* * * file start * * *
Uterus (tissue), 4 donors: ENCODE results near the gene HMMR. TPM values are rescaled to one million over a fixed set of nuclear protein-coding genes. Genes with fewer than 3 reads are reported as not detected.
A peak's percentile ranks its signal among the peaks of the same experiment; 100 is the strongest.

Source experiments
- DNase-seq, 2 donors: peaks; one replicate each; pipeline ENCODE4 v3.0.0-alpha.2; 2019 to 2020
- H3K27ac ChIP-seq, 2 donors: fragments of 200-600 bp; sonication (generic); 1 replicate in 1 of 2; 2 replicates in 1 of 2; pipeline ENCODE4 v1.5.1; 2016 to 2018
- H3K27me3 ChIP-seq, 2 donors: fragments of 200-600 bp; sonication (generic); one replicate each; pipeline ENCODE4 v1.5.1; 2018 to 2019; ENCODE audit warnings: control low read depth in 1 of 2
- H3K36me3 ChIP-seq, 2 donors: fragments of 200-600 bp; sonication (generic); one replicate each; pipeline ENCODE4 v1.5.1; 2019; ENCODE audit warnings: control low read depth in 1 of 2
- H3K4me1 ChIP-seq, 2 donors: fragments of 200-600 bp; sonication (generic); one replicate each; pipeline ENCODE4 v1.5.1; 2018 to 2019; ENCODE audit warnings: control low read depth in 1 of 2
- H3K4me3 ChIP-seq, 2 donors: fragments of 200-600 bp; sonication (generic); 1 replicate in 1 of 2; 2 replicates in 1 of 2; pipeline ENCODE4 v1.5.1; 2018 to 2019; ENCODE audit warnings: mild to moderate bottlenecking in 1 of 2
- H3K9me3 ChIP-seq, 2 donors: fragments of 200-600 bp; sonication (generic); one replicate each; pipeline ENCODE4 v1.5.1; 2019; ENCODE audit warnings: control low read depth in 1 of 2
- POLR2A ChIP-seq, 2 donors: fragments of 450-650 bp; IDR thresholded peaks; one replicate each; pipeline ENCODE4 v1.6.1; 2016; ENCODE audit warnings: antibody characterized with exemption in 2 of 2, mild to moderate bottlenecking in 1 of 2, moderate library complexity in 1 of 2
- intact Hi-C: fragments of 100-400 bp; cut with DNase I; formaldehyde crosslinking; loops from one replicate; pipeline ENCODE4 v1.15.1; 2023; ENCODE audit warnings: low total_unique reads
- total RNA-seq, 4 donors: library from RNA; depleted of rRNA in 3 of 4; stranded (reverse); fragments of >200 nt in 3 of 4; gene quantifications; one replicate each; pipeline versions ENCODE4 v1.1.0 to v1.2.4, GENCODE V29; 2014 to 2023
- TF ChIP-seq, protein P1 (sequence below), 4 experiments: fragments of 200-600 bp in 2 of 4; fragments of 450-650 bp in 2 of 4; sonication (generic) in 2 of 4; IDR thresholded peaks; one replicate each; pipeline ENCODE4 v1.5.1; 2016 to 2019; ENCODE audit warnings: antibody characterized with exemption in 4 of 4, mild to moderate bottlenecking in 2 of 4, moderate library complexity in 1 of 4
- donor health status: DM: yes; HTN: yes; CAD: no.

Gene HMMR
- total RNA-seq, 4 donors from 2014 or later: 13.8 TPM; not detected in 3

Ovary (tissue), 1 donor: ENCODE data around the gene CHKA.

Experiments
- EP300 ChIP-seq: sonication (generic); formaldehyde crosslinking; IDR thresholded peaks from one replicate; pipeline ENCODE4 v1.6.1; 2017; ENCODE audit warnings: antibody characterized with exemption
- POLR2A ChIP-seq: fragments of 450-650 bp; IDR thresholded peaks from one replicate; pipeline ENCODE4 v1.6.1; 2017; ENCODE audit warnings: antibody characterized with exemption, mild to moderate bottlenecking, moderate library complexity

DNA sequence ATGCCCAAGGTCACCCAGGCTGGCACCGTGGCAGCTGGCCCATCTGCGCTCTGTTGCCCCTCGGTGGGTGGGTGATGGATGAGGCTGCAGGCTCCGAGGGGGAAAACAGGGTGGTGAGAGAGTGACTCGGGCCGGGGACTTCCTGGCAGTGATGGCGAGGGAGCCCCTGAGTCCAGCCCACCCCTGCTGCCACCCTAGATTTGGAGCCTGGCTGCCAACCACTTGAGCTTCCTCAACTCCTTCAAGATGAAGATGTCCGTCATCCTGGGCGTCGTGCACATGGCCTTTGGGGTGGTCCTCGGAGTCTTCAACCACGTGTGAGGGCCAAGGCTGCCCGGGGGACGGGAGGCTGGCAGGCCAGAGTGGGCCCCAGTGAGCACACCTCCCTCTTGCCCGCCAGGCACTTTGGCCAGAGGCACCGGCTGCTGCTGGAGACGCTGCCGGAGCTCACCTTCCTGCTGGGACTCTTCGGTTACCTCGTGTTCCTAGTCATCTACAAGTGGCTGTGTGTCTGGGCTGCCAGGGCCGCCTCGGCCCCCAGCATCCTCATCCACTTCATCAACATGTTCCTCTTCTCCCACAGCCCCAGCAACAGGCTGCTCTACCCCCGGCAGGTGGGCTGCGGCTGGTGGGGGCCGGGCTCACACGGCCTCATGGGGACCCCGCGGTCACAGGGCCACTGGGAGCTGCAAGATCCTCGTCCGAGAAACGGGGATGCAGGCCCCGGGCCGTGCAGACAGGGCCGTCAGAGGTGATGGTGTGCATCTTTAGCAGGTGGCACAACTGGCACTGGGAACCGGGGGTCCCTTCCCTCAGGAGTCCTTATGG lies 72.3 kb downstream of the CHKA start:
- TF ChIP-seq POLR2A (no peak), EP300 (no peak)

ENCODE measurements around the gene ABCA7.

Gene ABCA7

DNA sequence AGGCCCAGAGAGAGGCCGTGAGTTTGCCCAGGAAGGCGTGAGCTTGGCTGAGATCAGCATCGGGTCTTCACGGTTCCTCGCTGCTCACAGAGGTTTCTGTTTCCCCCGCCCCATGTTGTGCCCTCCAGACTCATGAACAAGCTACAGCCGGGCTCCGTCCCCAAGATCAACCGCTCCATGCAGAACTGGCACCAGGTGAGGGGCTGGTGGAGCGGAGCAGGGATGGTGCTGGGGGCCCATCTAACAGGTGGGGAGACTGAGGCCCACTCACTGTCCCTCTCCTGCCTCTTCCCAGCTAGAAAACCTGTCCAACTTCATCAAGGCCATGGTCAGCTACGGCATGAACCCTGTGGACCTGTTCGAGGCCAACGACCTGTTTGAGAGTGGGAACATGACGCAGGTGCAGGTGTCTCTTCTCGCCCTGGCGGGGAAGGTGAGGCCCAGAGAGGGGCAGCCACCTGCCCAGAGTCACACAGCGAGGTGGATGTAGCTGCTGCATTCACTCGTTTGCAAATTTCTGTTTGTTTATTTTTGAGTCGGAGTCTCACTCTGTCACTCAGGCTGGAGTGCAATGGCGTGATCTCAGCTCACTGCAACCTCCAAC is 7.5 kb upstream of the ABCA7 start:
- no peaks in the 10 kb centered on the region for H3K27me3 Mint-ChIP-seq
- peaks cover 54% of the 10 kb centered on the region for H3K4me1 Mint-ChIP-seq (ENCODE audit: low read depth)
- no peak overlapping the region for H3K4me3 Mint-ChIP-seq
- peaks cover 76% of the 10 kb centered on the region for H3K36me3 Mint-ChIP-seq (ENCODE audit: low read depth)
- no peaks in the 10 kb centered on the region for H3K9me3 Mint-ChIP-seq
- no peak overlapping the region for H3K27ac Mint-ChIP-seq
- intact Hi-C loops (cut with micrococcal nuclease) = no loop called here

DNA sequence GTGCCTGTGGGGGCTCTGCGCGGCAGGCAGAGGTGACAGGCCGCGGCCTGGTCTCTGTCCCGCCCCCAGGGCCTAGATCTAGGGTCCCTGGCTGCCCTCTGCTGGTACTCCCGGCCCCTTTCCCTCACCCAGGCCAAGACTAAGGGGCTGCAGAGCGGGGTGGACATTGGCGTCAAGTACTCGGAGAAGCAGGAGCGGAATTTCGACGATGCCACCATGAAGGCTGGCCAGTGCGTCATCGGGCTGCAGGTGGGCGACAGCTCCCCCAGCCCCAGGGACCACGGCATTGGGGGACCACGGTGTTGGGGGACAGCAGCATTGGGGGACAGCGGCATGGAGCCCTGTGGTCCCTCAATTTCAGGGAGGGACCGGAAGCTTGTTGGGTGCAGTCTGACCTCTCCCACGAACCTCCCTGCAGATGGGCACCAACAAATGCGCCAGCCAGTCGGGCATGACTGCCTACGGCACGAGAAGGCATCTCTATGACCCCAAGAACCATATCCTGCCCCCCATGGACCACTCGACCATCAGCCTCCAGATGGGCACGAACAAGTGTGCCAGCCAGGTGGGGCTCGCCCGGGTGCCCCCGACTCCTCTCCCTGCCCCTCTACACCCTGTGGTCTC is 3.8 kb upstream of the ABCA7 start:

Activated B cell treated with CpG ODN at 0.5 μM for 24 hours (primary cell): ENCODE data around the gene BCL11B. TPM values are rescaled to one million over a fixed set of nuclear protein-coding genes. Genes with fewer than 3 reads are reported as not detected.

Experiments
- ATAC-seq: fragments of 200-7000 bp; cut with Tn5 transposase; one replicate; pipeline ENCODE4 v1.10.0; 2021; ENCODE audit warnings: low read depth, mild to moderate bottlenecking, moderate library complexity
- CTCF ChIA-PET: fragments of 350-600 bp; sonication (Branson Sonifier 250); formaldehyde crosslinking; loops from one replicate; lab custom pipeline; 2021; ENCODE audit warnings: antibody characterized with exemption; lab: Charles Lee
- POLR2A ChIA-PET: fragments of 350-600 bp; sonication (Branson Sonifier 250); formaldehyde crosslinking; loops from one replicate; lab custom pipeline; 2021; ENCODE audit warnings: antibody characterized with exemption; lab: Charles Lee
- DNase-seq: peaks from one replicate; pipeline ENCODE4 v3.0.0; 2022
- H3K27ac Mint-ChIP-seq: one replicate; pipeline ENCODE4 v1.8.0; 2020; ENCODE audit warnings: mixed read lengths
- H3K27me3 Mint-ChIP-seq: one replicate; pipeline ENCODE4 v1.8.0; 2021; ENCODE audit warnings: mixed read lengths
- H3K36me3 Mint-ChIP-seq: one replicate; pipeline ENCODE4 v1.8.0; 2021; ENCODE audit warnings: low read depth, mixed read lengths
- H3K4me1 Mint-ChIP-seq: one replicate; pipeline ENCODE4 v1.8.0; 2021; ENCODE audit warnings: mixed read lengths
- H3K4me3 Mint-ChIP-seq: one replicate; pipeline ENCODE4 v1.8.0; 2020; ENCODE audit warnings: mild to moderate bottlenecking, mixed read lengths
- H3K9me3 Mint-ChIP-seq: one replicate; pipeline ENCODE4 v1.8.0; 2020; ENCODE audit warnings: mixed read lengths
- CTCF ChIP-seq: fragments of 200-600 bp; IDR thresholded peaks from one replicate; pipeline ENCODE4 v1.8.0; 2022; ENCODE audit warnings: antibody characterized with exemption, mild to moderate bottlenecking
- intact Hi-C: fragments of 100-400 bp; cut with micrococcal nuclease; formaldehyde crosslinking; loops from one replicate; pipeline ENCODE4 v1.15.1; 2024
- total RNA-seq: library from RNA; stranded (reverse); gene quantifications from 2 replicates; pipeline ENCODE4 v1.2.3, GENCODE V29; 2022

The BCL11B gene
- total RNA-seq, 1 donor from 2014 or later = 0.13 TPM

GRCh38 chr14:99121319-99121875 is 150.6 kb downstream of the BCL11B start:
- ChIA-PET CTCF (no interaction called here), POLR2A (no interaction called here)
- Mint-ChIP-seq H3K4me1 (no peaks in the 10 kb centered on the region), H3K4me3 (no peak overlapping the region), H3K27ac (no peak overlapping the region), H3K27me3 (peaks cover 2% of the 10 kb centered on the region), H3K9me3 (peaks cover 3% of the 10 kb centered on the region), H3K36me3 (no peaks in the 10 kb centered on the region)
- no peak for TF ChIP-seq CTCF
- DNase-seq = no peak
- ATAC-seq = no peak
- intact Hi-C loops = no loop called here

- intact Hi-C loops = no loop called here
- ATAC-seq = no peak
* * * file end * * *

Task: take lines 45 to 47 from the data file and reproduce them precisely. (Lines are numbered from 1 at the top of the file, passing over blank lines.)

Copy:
- H3K4me3 Mint-ChIP-seq: one replicate; pipeline ENCODE4 v1.8.0; 2020; ENCODE audit warnings: mild to moderate bottlenecking, mixed read lengths
- H3K9me3 Mint-ChIP-seq: one replicate; pipeline ENCODE4 v1.8.0; 2020; ENCODE audit warnings: mixed read lengths
- CTCF ChIP-seq: fragments of 200-600 bp; IDR thresholded peaks from one replicate; pipeline ENCODE4 v1.8.0; 2022; ENCODE audit warnings: antibody characterized with exemption, mild to moderate bottlenecking